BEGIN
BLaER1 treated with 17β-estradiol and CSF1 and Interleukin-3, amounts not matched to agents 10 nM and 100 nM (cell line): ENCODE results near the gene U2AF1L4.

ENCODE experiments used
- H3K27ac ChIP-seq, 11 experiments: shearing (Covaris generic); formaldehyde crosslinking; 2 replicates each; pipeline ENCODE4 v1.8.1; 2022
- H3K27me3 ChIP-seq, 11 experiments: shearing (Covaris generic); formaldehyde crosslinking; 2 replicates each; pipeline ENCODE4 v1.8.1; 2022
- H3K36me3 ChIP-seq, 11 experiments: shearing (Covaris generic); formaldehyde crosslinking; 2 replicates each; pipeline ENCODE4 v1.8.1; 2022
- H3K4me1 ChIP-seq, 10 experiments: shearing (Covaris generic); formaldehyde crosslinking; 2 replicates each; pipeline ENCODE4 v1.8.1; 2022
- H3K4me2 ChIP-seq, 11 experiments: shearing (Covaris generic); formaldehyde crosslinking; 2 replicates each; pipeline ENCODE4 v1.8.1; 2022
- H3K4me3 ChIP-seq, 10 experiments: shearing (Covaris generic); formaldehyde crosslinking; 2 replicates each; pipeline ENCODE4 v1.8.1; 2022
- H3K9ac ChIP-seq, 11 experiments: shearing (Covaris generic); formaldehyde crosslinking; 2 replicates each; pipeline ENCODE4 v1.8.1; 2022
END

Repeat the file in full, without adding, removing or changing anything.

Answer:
BLaER1 treated with 17β-estradiol and CSF1 and Interleukin-3, amounts not matched to agents 10 nM and 100 nM (cell line): ENCODE results near the gene U2AF1L4.

ENCODE experiments used
- H3K27ac ChIP-seq, 11 experiments: shearing (Covaris generic); formaldehyde crosslinking; 2 replicates each; pipeline ENCODE4 v1.8.1; 2022
- H3K27me3 ChIP-seq, 11 experiments: shearing (Covaris generic); formaldehyde crosslinking; 2 replicates each; pipeline ENCODE4 v1.8.1; 2022
- H3K36me3 ChIP-seq, 11 experiments: shearing (Covaris generic); formaldehyde crosslinking; 2 replicates each; pipeline ENCODE4 v1.8.1; 2022
- H3K4me1 ChIP-seq, 10 experiments: shearing (Covaris generic); formaldehyde crosslinking; 2 replicates each; pipeline ENCODE4 v1.8.1; 2022
- H3K4me2 ChIP-seq, 11 experiments: shearing (Covaris generic); formaldehyde crosslinking; 2 replicates each; pipeline ENCODE4 v1.8.1; 2022
- H3K4me3 ChIP-seq, 10 experiments: shearing (Covaris generic); formaldehyde crosslinking; 2 replicates each; pipeline ENCODE4 v1.8.1; 2022
- H3K9ac ChIP-seq, 11 experiments: shearing (Covaris generic); formaldehyde crosslinking; 2 replicates each; pipeline ENCODE4 v1.8.1; 2022